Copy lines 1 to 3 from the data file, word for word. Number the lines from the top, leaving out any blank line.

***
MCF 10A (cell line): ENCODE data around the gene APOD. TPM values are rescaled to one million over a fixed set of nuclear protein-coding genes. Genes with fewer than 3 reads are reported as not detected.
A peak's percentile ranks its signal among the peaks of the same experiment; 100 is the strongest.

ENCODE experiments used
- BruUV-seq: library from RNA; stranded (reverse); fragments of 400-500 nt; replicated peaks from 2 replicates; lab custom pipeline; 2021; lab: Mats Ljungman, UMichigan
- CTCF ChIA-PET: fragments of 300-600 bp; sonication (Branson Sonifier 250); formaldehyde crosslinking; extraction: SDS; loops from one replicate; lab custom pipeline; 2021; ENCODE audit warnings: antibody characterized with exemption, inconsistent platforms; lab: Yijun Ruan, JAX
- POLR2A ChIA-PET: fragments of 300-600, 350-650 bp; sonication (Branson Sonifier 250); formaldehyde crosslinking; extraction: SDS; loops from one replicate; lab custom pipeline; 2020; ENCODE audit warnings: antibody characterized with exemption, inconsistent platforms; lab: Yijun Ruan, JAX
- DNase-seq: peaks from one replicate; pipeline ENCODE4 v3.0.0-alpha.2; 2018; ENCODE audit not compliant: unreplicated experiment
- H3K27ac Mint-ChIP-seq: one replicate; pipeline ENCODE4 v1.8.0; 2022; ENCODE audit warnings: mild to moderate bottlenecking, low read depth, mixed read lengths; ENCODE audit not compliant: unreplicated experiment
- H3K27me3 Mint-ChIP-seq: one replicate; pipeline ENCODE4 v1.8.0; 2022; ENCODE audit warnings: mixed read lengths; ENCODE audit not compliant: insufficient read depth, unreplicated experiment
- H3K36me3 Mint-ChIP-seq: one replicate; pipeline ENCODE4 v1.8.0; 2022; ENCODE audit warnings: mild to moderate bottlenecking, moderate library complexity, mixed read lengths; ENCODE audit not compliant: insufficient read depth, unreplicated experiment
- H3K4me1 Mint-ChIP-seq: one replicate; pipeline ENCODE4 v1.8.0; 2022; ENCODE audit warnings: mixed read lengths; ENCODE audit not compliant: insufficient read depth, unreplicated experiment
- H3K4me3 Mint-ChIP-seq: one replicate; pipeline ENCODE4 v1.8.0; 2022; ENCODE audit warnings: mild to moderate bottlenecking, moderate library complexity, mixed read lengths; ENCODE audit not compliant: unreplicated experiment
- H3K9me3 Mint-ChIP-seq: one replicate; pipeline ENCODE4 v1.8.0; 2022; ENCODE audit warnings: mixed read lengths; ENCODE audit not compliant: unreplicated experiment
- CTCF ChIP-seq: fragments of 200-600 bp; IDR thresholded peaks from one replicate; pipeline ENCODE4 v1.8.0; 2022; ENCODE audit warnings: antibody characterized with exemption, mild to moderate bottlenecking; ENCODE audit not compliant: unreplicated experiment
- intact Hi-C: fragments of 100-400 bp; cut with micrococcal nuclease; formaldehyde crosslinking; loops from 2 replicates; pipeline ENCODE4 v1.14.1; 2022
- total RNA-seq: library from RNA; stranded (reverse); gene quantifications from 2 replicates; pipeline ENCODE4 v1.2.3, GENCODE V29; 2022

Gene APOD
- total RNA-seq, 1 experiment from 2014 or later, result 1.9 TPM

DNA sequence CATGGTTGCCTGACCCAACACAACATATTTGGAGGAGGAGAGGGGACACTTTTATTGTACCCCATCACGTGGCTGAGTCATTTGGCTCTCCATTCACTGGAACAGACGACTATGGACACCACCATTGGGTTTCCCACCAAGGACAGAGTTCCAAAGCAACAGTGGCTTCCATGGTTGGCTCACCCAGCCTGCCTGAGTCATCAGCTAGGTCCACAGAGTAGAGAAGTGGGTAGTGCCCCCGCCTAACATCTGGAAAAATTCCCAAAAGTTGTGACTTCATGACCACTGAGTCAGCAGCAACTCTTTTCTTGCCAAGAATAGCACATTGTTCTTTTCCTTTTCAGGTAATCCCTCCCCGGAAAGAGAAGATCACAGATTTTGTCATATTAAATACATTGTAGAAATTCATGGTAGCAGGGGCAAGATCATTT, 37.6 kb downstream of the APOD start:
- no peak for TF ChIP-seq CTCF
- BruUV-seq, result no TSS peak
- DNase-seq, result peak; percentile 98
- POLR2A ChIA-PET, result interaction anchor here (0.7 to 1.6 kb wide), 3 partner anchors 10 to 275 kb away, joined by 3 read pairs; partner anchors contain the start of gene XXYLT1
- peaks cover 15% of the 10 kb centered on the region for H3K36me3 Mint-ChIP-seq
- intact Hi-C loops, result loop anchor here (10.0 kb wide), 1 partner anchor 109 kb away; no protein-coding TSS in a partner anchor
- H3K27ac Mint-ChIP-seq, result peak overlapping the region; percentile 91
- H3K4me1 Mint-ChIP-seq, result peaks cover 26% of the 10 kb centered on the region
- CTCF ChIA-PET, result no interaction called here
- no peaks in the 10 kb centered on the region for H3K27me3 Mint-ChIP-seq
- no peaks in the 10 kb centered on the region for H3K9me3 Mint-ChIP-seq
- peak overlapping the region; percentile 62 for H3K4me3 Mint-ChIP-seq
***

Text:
MCF 10A (cell line): ENCODE data around the gene APOD. TPM values are rescaled to one million over a fixed set of nuclear protein-coding genes. Genes with fewer than 3 reads are reported as not detected.
A peak's percentile ranks its signal among the peaks of the same experiment; 100 is the strongest.

ENCODE experiments used